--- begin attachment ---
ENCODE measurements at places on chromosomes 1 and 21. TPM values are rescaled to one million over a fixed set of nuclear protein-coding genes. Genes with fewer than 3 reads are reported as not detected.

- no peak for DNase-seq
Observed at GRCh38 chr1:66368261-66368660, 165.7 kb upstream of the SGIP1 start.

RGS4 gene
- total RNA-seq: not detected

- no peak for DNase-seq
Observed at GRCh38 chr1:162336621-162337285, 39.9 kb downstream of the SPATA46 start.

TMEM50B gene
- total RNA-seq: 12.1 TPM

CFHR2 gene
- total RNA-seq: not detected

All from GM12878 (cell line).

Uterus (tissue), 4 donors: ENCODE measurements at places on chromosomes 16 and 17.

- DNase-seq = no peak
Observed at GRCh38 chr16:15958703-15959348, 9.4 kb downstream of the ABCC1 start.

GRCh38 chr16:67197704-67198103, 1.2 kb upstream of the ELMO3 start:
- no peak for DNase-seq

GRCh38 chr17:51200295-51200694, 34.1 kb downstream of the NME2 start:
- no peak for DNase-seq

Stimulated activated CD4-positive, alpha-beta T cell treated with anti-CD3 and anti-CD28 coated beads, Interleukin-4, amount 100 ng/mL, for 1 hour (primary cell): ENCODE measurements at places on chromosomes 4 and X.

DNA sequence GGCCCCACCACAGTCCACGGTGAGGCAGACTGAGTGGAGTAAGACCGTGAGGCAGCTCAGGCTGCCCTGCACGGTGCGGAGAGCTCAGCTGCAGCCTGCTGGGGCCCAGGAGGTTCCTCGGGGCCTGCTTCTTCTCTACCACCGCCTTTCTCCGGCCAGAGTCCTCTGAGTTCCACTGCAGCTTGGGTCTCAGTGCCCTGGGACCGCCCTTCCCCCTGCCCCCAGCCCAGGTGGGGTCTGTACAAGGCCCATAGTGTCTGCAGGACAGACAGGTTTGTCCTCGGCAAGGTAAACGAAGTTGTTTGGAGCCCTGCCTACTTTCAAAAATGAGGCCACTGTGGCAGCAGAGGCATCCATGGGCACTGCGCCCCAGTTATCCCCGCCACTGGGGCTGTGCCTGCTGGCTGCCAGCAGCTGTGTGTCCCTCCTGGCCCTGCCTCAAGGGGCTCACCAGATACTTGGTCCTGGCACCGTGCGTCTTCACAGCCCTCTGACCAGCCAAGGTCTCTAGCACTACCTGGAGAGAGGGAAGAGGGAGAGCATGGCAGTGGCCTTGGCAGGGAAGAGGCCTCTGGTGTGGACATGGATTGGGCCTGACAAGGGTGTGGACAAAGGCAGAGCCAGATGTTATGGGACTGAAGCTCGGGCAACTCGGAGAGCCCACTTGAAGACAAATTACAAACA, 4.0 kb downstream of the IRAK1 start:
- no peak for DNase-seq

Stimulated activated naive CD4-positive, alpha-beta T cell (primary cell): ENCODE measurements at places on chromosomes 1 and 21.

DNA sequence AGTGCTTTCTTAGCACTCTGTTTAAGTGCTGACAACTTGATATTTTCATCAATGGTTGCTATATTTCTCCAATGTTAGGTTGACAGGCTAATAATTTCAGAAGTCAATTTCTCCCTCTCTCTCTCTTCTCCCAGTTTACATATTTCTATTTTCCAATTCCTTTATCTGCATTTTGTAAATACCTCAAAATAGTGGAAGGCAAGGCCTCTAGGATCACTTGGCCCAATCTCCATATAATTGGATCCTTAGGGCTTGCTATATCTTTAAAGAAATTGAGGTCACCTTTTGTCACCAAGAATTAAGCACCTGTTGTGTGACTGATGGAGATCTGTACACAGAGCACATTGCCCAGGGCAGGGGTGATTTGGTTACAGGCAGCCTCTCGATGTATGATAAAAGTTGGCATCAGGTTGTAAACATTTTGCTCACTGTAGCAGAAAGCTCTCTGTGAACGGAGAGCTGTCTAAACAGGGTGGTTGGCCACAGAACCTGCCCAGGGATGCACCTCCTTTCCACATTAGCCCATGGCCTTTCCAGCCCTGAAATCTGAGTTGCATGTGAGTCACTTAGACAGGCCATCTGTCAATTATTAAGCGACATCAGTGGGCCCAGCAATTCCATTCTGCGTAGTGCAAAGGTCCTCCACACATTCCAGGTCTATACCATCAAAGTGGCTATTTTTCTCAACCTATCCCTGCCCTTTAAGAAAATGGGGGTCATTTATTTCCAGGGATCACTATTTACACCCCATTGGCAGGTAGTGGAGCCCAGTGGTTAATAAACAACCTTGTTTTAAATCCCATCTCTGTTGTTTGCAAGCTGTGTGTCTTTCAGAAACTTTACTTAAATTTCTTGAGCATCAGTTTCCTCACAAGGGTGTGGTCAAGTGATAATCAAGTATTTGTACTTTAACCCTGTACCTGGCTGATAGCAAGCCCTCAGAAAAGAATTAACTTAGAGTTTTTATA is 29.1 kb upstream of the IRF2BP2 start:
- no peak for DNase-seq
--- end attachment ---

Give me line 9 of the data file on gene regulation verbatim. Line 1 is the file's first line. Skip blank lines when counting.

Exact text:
- total RNA-seq: 12.1 TPM